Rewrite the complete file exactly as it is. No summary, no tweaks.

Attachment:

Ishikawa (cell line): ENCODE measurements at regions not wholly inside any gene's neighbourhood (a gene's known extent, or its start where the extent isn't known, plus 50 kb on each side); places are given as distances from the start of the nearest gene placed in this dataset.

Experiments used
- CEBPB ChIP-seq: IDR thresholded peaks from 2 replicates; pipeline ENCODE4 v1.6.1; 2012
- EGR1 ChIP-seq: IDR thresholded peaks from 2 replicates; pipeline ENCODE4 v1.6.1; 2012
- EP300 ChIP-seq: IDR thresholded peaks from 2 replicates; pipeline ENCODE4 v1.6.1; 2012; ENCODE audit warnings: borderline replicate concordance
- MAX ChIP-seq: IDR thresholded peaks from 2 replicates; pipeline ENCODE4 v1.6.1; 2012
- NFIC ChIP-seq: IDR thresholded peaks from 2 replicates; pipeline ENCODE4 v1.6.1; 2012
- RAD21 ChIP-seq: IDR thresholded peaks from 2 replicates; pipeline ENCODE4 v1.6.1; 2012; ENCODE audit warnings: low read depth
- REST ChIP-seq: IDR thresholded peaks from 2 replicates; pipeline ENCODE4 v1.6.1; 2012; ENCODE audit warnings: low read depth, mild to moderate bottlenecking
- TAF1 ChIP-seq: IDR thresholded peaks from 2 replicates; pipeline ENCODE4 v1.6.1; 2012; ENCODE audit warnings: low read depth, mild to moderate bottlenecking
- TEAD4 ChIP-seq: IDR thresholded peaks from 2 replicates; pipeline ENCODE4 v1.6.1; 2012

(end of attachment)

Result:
Ishikawa (cell line): ENCODE measurements at regions not wholly inside any gene's neighbourhood (a gene's known extent, or its start where the extent isn't known, plus 50 kb on each side); places are given as distances from the start of the nearest gene placed in this dataset.

Experiments used
- CEBPB ChIP-seq: IDR thresholded peaks from 2 replicates; pipeline ENCODE4 v1.6.1; 2012
- EGR1 ChIP-seq: IDR thresholded peaks from 2 replicates; pipeline ENCODE4 v1.6.1; 2012
- EP300 ChIP-seq: IDR thresholded peaks from 2 replicates; pipeline ENCODE4 v1.6.1; 2012; ENCODE audit warnings: borderline replicate concordance
- MAX ChIP-seq: IDR thresholded peaks from 2 replicates; pipeline ENCODE4 v1.6.1; 2012
- NFIC ChIP-seq: IDR thresholded peaks from 2 replicates; pipeline ENCODE4 v1.6.1; 2012
- RAD21 ChIP-seq: IDR thresholded peaks from 2 replicates; pipeline ENCODE4 v1.6.1; 2012; ENCODE audit warnings: low read depth
- REST ChIP-seq: IDR thresholded peaks from 2 replicates; pipeline ENCODE4 v1.6.1; 2012; ENCODE audit warnings: low read depth, mild to moderate bottlenecking
- TAF1 ChIP-seq: IDR thresholded peaks from 2 replicates; pipeline ENCODE4 v1.6.1; 2012; ENCODE audit warnings: low read depth, mild to moderate bottlenecking
- TEAD4 ChIP-seq: IDR thresholded peaks from 2 replicates; pipeline ENCODE4 v1.6.1; 2012